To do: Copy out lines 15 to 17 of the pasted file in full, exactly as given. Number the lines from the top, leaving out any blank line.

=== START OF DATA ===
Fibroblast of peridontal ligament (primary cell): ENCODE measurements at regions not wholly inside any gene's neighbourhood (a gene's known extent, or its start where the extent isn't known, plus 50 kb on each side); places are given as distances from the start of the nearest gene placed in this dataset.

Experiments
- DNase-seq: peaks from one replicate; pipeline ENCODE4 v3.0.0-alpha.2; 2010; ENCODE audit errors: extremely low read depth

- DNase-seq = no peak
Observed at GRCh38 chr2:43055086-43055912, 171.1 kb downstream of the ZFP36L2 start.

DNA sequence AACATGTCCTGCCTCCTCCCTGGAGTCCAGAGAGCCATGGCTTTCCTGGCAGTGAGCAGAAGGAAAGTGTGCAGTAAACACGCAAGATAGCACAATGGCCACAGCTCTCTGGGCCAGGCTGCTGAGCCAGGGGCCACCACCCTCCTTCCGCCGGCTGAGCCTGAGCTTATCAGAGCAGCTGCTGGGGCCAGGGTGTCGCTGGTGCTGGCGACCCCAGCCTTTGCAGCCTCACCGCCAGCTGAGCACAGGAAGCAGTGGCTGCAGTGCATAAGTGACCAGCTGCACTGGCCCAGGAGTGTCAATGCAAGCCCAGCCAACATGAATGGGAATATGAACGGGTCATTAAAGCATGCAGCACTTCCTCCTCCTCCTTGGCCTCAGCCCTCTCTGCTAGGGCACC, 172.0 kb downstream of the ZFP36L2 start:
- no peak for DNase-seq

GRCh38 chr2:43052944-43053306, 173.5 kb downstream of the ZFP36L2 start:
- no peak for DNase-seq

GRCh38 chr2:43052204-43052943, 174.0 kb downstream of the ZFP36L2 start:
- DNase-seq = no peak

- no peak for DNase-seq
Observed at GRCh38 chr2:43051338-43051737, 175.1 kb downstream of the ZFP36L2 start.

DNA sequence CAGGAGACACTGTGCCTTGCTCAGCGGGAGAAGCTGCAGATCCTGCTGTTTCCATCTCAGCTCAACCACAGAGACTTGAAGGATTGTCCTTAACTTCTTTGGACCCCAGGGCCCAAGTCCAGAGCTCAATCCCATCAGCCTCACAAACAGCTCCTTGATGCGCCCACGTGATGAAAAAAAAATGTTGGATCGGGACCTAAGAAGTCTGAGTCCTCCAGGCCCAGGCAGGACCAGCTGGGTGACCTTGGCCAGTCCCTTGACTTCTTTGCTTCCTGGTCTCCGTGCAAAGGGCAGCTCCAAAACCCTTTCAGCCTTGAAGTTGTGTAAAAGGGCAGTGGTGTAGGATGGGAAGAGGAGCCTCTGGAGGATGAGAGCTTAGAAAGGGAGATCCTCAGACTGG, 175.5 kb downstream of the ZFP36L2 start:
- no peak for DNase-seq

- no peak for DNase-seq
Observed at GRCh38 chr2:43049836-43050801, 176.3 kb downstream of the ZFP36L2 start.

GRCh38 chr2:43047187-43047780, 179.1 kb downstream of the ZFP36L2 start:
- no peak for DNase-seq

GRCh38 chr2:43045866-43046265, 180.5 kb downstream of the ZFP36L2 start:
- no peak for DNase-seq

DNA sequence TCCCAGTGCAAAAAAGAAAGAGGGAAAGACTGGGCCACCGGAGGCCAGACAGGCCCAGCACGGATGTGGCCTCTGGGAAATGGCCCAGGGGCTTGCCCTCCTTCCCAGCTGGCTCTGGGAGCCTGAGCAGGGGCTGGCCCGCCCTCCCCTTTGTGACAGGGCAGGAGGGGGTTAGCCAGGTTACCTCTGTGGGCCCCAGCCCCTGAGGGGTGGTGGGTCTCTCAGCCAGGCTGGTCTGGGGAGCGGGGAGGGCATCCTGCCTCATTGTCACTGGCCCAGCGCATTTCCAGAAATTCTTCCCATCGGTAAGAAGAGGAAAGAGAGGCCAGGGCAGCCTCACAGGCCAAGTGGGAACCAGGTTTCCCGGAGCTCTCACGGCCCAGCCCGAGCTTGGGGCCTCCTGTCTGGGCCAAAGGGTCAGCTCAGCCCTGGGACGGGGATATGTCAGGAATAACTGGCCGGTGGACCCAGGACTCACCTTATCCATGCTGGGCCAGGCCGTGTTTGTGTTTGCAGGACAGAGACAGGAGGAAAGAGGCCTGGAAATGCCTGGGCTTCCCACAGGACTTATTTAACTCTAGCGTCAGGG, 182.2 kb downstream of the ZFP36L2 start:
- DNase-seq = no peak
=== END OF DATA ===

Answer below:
- no peak for DNase-seq

- no peak for DNase-seq
Observed at GRCh38 chr2:43049836-43050801, 176.3 kb downstream of the ZFP36L2 start.